[MUD-Dev] Problems with current RPGs

Yaka St.Aise yaka at st-aise.com
Wed Feb 25 11:50:16 New Zealand Daylight Time 2004


Better late than never (as goes the french saying)

At 11|47 -0800 04/01/22, Raph wrote:

> Basically, a simulationist manifesto. Simulationist refers to
> attempting to model basic behaviors in order to permit
> higher-order behaviors to emerge.  The opposite approach is
> essentially stagecraft; you make something that looks like a
> piano, and behaves like a piano, but is not actually a simulation
> of how a piano works.

[snip]

> But problems inhere--and yes, some of these are
> self-contradictory, yet they always come up.

>    - the content generated, because it is systemic, lacks unique
>    touches. One noise-generated cloud is much like another; silver
>    linings need to be hand-implemented. :)

>    - the ever-changing landscape can actually irritate people,
>    many of whom prefer a predictable environment. If Fred slew the
>    Dragon in the Hoary Mntns, everyone wants to accomplish the
>    same thing. The idea that the Dragon is gone forever is deeply
>    disturbing because it feels like a lost chance for fun.

>    - you get consistency, which also means predictability, and
>    predictable content may as well not be there.

>    - appproaching it as a system means that vast swaths of the net
>    game content can be "consumed" at once, because once you
>    recognize the underlying rules of the sim, you essentially have
>    cognitively consumed the entire system.  Individual instances
>    of the sim appearing are no longer interesting.

> You can see echoes here, of course, of the complaints against
> FedEx quests, against fractally generated landscapes, against all
> forms of generated content, etc.

I'm tempted to advocate some middle-of-the road (albeit biased)
approach to the "stagecraft vs simulation" question.  All of the
above objections are valid, and mostly these limitations stem from a
common corollary of simulationist design: so-called "realism" in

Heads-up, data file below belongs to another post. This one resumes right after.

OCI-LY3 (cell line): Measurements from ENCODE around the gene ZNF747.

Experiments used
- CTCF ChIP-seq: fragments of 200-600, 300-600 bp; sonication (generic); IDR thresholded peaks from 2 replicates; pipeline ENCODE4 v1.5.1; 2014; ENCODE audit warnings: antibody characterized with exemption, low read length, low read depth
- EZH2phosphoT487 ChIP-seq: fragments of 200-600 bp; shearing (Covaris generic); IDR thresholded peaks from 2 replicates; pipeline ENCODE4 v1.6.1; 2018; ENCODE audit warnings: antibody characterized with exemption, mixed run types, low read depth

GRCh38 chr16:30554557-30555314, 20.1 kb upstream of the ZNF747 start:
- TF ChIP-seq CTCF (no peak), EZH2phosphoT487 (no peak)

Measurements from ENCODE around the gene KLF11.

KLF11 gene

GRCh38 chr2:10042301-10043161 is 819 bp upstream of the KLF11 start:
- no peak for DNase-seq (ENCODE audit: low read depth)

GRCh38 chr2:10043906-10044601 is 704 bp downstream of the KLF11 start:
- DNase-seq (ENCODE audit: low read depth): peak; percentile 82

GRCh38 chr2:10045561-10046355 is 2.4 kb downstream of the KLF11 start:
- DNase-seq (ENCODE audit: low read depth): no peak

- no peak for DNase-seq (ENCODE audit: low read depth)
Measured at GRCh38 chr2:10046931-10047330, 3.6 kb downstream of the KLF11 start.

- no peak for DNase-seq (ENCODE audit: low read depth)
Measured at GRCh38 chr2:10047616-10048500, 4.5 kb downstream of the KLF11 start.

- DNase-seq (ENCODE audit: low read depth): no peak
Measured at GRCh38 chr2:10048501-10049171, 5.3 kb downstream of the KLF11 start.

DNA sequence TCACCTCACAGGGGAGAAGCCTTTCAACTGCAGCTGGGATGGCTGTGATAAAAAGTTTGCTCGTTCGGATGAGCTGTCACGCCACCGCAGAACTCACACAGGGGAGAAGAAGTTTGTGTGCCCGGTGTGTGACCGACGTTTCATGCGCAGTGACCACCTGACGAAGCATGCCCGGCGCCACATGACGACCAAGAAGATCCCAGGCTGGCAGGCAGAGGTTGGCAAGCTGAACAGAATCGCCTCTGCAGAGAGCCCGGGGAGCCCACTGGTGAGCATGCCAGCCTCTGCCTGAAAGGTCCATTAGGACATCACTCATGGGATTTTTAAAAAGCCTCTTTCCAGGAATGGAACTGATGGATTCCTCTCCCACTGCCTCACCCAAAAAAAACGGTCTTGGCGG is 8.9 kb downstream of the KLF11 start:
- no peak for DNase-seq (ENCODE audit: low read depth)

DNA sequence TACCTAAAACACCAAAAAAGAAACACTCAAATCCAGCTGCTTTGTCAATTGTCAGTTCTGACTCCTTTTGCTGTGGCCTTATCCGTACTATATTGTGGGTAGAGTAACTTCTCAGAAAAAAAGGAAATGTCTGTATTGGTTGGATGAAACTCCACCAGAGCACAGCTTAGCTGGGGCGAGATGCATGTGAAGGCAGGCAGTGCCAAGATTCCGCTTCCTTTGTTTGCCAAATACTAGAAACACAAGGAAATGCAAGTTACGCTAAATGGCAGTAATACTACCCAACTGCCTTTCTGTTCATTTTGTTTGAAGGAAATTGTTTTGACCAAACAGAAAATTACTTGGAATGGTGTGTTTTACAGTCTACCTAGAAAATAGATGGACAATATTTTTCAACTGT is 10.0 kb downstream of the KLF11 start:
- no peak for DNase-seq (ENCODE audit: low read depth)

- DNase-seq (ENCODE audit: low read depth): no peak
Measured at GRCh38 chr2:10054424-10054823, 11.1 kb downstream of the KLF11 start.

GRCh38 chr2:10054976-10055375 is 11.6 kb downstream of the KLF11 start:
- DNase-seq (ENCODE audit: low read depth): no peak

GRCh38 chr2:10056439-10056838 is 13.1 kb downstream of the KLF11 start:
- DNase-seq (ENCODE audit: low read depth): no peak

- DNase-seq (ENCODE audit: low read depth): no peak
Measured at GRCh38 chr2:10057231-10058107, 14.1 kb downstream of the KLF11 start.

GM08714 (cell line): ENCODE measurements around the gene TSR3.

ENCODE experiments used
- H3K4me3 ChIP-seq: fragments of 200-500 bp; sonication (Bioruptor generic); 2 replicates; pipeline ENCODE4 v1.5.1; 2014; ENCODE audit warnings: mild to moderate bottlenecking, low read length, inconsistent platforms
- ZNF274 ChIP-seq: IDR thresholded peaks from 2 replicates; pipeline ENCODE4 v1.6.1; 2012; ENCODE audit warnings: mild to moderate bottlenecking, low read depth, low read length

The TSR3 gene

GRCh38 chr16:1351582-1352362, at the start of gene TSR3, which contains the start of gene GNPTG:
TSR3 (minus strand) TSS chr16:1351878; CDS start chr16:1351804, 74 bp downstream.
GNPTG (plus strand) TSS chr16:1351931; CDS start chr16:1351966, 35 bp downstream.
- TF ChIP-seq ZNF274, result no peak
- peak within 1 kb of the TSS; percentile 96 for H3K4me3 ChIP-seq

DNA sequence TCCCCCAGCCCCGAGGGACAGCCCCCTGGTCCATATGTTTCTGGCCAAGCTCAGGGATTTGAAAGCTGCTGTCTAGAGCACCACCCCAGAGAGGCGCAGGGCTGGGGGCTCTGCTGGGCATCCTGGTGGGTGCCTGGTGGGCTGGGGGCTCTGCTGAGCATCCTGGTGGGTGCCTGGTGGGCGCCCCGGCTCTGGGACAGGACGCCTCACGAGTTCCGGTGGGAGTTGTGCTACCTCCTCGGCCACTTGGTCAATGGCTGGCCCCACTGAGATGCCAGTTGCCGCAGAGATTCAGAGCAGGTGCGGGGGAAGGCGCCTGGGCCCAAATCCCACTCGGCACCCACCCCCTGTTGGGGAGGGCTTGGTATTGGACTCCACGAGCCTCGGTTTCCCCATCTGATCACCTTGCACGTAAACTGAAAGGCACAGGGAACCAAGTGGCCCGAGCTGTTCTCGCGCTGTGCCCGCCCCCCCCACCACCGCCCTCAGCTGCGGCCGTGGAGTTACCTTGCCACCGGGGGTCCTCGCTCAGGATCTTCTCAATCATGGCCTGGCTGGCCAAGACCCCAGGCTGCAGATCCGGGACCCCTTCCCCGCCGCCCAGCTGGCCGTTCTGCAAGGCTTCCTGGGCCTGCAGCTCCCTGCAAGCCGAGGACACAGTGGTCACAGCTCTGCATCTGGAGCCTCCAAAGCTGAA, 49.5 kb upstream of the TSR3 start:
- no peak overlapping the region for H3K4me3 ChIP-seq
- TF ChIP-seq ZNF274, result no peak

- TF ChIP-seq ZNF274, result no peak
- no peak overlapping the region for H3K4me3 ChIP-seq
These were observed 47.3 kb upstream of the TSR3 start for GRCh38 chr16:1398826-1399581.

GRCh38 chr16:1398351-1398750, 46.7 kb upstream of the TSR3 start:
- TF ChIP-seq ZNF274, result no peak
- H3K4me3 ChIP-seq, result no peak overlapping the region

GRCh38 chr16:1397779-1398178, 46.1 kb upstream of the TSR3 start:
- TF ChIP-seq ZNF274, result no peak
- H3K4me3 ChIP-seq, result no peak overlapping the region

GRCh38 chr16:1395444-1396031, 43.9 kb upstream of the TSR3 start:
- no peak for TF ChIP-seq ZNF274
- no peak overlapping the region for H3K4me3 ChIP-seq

simulation.

The main advantage of stagecraft is to provide hand-made content,
supposedly more entertaining and "cool" because its prop-like nature
sets fun-factor as its core defining element, whereas
systemic-generated content as at its root, well... system.

Yet the system (the simulation) doesn't have to be a bore.  We are
speaking of recreative worlds, where recreative is to be understood
more as "recreational time" and less as "time to create again".
...unless we create anew.

Heavily system-oriented (ruleset dependant) games, like boardgames
and some wargames have a very systemic feeling, with hard-set (if
sometimes simple) rules that still allow for a lot of "dynamically
generated content", using P2P interaction over the ruleset as
content generator.

This is not an achiever manifesto, for those who might start to
frown at the expose...  rather a suggestion that the power and
scalability of simulation can be harnessed to generate interesting
dynamic content, providing the designers are not trying to re-create
RealWorld , and instead design words with internal systemic rules
meant to support a different kind of realism.

What we love about "realism" is that it provides some level of
consistency, which is a likable asset in worlds of fiction where the
creators don't have total control over the user perspective and
circumstances of experience.  Skilled stagecraft can turn totally
nonsensical into believable, and sensible, in the context of a book
or a movie (linear, controlled experience), and to some extend in
the context of an adventure or "rail" game, granted, but some amount
of consistency comes handy when the users are to experience the
fiction world in a more freeform way.

Systemic design, if designed with the intent of generating
interesting content can do a great part of the job and is not
necessarily exclusive from stagecraft either.

Cyclicity, decay over time, "emergence recipes", when combined, can
provide both consistent and entertaining content.  Migrating
patterns of animals, say, makes for predictable hunting grounds,
once figured out.  Now, what if heavy hunting led some herds to
change their routes over time ?

>From a pure simulationist standpoint, we may be talking about
"adaptative content" here.  But we can also consider it from a
stagecraft perspective, and simply handcraft content at a macro/meta
level.

Maybe a gamemaster just smartly dropped in after peering at the
server logs and decided to cut by half this herd base population,
while spawning a new group of the same species with a different
migration pattern.  Maybe this new migration pattern could led our
nomad hunters to follow their preys into areas that where until then
of little interest to them.  Whether the area of choice is already
populated by other groups of player now becomes a design issue,
where the PCs as a whole actually become part of the "dynamic
content".

Nothing new here, really.  But real-time significant intervention of
gamemasters is for now the reserved practice of small scale muds,
because stagecraft content is a royal pain to handle.  Systemic
design, if leveraged as a tool and not regarded as its own end can
enable a better use of handcrafted content, and an be be somehow
"stagecrafted" at a meta level.

TTFN,
	Yaka.
--

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	Best viewed with your glasses :-)

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